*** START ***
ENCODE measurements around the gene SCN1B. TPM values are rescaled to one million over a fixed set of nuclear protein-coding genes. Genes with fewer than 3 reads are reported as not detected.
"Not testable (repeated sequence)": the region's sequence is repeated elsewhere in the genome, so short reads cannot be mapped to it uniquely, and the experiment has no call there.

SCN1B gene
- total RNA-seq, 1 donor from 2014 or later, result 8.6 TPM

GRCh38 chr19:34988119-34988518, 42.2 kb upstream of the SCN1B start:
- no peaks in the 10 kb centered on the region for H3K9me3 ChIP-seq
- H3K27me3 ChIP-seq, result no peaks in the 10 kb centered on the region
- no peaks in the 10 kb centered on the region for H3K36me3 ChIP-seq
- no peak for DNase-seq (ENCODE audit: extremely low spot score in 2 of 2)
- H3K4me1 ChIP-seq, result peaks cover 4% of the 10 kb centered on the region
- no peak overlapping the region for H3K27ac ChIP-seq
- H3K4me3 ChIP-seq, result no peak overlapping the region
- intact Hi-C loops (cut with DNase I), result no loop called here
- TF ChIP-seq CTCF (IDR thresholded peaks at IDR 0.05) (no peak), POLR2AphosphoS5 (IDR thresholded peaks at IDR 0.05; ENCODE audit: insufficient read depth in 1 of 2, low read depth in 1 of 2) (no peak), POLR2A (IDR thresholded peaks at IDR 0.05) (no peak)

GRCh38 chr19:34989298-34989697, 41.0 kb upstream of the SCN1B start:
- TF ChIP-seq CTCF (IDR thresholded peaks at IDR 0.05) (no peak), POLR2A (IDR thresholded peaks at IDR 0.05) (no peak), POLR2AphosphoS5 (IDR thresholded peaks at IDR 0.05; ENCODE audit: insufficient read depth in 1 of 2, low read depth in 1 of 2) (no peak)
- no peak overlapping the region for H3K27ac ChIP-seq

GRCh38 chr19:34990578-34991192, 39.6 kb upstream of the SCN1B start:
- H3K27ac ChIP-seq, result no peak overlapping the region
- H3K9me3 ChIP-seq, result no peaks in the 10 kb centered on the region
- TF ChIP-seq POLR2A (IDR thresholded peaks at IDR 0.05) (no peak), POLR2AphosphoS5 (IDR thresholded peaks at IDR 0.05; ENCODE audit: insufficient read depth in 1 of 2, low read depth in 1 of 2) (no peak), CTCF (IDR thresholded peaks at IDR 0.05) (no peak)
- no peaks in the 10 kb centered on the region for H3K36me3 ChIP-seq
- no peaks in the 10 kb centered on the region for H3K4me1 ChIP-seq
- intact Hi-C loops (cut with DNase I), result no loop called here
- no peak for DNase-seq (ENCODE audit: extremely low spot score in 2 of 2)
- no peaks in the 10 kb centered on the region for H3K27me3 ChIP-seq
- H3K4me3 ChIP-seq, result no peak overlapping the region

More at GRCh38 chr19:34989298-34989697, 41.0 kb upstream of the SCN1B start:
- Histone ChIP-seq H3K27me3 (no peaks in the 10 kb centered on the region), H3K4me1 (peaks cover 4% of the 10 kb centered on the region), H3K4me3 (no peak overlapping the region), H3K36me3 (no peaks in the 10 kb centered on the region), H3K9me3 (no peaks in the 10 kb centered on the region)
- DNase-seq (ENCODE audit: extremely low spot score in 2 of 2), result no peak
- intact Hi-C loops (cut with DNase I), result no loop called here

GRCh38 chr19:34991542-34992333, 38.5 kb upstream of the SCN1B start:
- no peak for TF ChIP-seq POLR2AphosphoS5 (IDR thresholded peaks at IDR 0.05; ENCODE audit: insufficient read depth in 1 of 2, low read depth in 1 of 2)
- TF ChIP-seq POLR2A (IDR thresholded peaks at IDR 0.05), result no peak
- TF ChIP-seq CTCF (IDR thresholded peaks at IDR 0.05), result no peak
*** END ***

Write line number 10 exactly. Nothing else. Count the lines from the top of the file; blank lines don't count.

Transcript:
- H3K4me1 ChIP-seq, result peaks cover 4% of the 10 kb centered on the region